[HELP] fdo#51239 how to debug "it is slow"

Lionel Elie Mamane lionel at mamane.lu
Thu Jul 19 06:47:59 PDT 2012

On Thu, Jul 19, 2012 at 02:53:35PM +0200, Stephan Bergmann wrote:
> On 07/19/2012 02:38 PM, Lionel Elie Mamane wrote:
>> On Thu, Jul 19, 2012 at 02:12:30PM +0200, Stephan Bergmann wrote:
>>> On 07/18/2012 10:06 AM, Lionel Elie Mamane wrote:

>>> I noticed that there are truckloads of calls to
>>> m_pVm->AttachCurrentThread from
>>> jvmaccess::VirtualMachine::attachThread
>>> (jvmaccess/source/virtualmachine.cxx).  Such "outermost" calls into
>>> JNI (i.e., not recursively from a thread that is already in a JNI
>>> call, where jvmaccess::VirtualMachine::attachThread would be cheap)
>>> are always expensive (...).  The LO database code is notorious for
>>> making truckloads of such expensive outermost JNI calls, (...)

>> Try to give me an idea what would cause such calls. Is it Java code
>> calling C(++) code (presumably through UNO) or C(++) code calling Java
>> code (again presumably through UNO)?

> Grepping for jvmaccess::VirtualMachine::AttachGuard in connectivity
> and dbaccess should show the places where this is done.

It is wrapped in a SDBThreadAttach class, and this grep yields the
expected places. Good, I see now.

>> For example, to minimise the number of Java calls from C++ , maybe we
>> could, when we retrieve a whole row through JDBC, doing this from Java
>> code instead of from C++ code:

>> for (i=0; i < row->getNumberOfColumns; ++i)
>>     cacheEntry[i]=row->getColumnValue(i);

>> This would bring us down from one call per column to one call per row,
>> hopefully without duplicating *too* *much* logic between a C++ version
>> and a Java version.

> Yes, this could be helpful.  (When I discussed this with Ocke years
> ago, he always claimed there it was not possible to redesign the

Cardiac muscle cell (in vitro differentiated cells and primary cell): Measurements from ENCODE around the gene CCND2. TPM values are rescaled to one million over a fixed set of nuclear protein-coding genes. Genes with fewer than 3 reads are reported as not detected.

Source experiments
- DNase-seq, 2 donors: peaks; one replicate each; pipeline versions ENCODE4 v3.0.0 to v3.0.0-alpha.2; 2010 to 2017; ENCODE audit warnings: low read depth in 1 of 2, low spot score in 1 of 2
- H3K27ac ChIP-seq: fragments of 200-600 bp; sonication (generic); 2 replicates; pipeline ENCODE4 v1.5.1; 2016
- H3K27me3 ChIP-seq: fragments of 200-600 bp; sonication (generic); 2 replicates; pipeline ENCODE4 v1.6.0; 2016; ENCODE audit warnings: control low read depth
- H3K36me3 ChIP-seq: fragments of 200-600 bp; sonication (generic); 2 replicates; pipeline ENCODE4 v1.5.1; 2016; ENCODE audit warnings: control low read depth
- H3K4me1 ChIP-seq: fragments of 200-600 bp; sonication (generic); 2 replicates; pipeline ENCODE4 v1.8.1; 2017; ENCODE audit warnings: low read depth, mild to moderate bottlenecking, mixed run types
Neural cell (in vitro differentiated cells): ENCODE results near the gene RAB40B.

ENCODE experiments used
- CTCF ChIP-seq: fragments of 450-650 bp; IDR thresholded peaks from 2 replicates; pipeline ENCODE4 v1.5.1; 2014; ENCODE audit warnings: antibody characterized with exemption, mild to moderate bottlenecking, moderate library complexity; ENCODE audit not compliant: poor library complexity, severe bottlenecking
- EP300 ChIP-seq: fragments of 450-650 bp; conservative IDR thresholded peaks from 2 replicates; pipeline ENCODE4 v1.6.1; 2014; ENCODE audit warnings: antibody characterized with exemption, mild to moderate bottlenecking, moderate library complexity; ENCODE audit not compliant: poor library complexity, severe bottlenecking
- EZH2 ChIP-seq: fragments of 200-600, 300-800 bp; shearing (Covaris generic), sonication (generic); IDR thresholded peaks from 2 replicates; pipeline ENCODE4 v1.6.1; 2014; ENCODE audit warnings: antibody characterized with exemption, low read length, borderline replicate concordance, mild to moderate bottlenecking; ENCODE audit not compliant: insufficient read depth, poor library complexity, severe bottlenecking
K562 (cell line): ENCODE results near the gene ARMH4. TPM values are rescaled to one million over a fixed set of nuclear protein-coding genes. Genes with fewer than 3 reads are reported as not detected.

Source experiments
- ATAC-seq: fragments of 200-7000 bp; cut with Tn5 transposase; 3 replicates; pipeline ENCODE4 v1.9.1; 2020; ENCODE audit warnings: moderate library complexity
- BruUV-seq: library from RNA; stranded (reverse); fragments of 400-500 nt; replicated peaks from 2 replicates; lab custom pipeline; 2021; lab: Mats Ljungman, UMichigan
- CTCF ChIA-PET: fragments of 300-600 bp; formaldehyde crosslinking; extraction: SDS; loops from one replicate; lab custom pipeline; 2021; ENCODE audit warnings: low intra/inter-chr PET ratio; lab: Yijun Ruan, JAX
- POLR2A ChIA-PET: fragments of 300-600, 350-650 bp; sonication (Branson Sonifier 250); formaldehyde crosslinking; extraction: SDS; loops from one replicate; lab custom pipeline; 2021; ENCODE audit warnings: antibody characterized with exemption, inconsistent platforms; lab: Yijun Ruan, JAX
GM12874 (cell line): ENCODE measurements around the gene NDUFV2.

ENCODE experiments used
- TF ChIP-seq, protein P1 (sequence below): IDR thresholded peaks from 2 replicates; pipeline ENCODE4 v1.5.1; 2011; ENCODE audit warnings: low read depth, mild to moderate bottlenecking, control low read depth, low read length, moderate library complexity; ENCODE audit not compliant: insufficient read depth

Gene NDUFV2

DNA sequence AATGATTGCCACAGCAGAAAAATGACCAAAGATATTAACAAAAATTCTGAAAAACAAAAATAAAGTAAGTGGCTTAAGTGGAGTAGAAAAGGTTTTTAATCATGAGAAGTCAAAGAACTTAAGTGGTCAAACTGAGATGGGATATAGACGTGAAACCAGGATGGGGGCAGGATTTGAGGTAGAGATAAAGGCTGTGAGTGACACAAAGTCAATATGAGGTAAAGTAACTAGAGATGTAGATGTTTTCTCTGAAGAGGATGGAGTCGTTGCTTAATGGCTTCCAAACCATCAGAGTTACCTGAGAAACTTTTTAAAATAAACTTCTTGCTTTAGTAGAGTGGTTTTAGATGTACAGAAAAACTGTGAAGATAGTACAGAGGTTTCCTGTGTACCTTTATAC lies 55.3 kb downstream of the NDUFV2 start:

> connectivity/dbaccess code to reduce the number of such "outermost"
> JNI calls, though.)

Well, I haven't thought of a clean way to do it yet; several
approaches exist. I'll have to sleep on it. Listing them here mostly
not to forget them.

One idea is to extend our SDBC API (which is basically a C++ version
of JDBC, which is an extension of ODBC, which is an extension of
X/Open SQL CLI, ...); it currently has only "retrieve one column
value"; we'd add an *optional* "get a whole row". If the optional
extension is not implemented, the code would fallback to a C++
implementation of "get a whole row" that makes multiple calls to
"retrieve one column value".

Replace source/drivers/jdbc/JStatement.cxx (and friends), which *are*
called through UNO, by a full-Java implementation; ah no, that
wouldn't help, since each UNO call would pass the expensive C++/Java
barrier :-|

Change source/drivers/jdbc/JStatement.cxx (and friends) to retrieve
the whole row (through an ad-hoc Java function) and cache it? Which
would make us a *third* level of caching, but well... Maybe it can
cooperate with KeySet so that KeySet does not cache again in this
case. Hmmm... the caching nature of KeySet was introduced because of
ODBC limitations; maybe we could push that to drivers (through a
helper wrapper class they can use to provide this):

 - the SDBC-ODBC layer would use the helper class "as is"; since it is
   to blame for the limitations that introduce the need for
   caching... Only it would suffer from the consequences.

 - the SDBC-JDBC layer would have a special implementation that
   fetches the whole row in one ad-hoc Java function call.

I'm fond of my trampoline idea, but 't would have to be done in a
clean way; not sure yet how.


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